Shark_AboveAt a time when companies are increasingly using “independent contractors” rather than W-2 employees, the risks and liabilities for misclassification have never been higher. And it just got harder for Michigan and other Midwest employers who are accused of improperly classifying their workforce after a 3/26/2015 ruling from the Sixth Circuit Court of Appeals.

Specifically, Keller v. Miri Microsystems LLC, involved cable and satellite installers and whether they were properly classified as “independent contractors” or should have been classified as “employees.” The correct classification means the difference between being entitled to overtime pay under the Fair Labor Standards Act (FLSA) or not. This is because under the FLSA, only “employees” are entitled to overtime and minimum-wage compensation; Independent contractors do not enjoy FLSA’s protections. Businesses are liable to workers for overtime wages even if the company classifies an individual as an “independent contractor” who should be classified as in “employee.”

Determining Whether an Individual is an “Employee” or “Independent Contractor.”

In deciding whether an individual is truly an independent contractor or an employee subject to the FLSA, employers in the Sixth Circuit are subject to a judicial test referred to as the “economic realities test.” Under this test, the following six factors are applied to the employment relationship:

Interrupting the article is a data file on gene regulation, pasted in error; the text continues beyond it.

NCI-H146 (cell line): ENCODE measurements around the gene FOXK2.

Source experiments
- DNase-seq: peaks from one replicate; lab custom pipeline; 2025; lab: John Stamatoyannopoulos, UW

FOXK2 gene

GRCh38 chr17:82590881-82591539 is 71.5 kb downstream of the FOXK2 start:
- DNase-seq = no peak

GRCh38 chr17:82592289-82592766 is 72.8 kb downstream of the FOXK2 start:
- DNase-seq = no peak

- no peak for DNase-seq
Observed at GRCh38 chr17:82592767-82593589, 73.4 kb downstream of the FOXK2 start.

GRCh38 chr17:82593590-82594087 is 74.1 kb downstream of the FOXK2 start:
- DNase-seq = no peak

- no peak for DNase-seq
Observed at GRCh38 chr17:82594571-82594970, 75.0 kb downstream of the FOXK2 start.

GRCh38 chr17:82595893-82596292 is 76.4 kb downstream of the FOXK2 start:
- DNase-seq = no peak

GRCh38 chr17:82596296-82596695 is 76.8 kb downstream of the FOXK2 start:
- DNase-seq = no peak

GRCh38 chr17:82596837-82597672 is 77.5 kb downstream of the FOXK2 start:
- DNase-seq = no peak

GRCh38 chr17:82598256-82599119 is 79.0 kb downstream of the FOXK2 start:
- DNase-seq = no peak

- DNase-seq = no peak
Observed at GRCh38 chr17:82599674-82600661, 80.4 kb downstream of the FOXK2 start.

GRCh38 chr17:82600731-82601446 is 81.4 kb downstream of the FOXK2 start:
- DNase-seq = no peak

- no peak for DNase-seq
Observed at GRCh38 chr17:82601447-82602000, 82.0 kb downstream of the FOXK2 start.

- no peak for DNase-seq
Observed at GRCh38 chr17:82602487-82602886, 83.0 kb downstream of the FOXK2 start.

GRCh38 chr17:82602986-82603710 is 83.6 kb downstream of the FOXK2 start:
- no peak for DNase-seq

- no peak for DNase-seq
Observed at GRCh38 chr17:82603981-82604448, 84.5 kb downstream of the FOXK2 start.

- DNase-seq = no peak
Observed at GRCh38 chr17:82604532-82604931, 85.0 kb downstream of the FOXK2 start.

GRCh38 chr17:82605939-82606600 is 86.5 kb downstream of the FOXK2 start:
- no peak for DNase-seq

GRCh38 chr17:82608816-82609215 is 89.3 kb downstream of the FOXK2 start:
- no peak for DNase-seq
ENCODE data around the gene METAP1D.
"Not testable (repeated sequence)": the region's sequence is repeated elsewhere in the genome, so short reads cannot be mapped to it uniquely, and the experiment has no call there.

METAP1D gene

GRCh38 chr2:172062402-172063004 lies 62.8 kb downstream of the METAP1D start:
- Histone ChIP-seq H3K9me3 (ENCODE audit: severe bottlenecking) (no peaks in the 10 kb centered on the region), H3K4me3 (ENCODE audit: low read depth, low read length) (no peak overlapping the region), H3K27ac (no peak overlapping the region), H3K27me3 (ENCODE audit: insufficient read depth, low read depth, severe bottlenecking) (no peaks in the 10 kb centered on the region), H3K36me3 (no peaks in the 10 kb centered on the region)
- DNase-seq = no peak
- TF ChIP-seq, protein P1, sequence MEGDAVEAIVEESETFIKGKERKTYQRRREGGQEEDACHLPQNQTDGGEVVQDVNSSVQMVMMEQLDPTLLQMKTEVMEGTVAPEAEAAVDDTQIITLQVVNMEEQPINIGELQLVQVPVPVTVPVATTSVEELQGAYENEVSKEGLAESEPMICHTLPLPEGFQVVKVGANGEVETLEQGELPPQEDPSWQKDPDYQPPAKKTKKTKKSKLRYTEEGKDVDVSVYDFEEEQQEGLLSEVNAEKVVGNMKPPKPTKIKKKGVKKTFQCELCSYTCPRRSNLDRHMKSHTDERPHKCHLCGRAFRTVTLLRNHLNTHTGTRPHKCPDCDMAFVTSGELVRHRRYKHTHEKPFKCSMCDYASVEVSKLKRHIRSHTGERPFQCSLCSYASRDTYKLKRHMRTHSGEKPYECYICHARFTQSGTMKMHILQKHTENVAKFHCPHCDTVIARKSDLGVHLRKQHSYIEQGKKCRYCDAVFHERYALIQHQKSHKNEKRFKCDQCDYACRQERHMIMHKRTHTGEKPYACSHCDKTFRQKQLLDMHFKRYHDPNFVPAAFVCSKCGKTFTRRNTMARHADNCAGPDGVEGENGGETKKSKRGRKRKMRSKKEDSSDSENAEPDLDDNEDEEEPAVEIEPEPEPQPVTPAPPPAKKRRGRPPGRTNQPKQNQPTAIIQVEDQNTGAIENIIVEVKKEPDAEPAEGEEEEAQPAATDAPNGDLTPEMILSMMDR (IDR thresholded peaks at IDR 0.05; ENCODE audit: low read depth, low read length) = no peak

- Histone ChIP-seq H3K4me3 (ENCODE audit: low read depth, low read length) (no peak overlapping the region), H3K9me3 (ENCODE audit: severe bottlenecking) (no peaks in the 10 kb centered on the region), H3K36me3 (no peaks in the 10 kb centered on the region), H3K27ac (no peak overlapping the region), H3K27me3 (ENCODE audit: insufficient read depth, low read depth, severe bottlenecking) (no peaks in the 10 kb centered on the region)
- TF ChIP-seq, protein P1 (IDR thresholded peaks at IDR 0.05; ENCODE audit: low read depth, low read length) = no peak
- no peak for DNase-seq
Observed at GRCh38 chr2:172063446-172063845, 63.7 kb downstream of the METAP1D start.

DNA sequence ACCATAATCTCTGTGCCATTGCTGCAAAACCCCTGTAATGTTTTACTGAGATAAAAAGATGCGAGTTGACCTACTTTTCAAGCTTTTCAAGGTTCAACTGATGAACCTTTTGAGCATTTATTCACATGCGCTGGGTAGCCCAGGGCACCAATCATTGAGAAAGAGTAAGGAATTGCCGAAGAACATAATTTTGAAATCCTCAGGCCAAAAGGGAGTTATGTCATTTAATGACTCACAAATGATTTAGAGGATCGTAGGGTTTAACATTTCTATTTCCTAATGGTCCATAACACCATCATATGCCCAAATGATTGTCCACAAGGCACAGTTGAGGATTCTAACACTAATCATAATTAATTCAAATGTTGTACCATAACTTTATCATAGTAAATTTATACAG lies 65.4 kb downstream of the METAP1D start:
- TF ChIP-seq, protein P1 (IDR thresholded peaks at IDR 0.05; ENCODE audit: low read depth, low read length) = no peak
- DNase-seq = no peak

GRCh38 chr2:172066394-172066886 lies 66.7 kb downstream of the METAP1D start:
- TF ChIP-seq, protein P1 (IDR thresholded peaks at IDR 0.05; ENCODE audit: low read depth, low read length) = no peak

1. The permanency of the relationship between the parties;
  2. The degree of skill required for the rendering of the services;
  3. The worker’s investment in equipment or materials for the task;
  4. The worker’s opportunity for profit or loss, depending upon his skill;
  5. The degree of the alleged employer’s right to control the manner in which the work is performed; and
  6. Whether the service rendered is an integral part of the alleged employer’s business.

Returning to the Keller v Miri Microsystems, the Court departed from a general rule that the application of these six factors to determine the employment status is a “question of law” to be decided by the judge, and not a “fact question” that must be decided by a jury. More often than not, employers and their attorneys believe they will be better off in terms of cost savings (because there is no trial) and the outcome (a favorable ruling) if a judge is deciding these issues and not a jury.

In doing so, the appeals court reversed the trial court’s dismissal and sent it back for trial for the jury to decided the issue. The Keller decision cited extensively to another cable and satellite installer case from the Eleventh Circuit Court Of Appeals (Scantland v. Jeffry Knight Inc.), which also closely scrutinized contested facts involving the “economic realities test” and reversed a dismissal in favor of the employer to allow the fact questions to be decided by a jury.

The Financial Impact of Misclassifying Employees as Independent Contractors.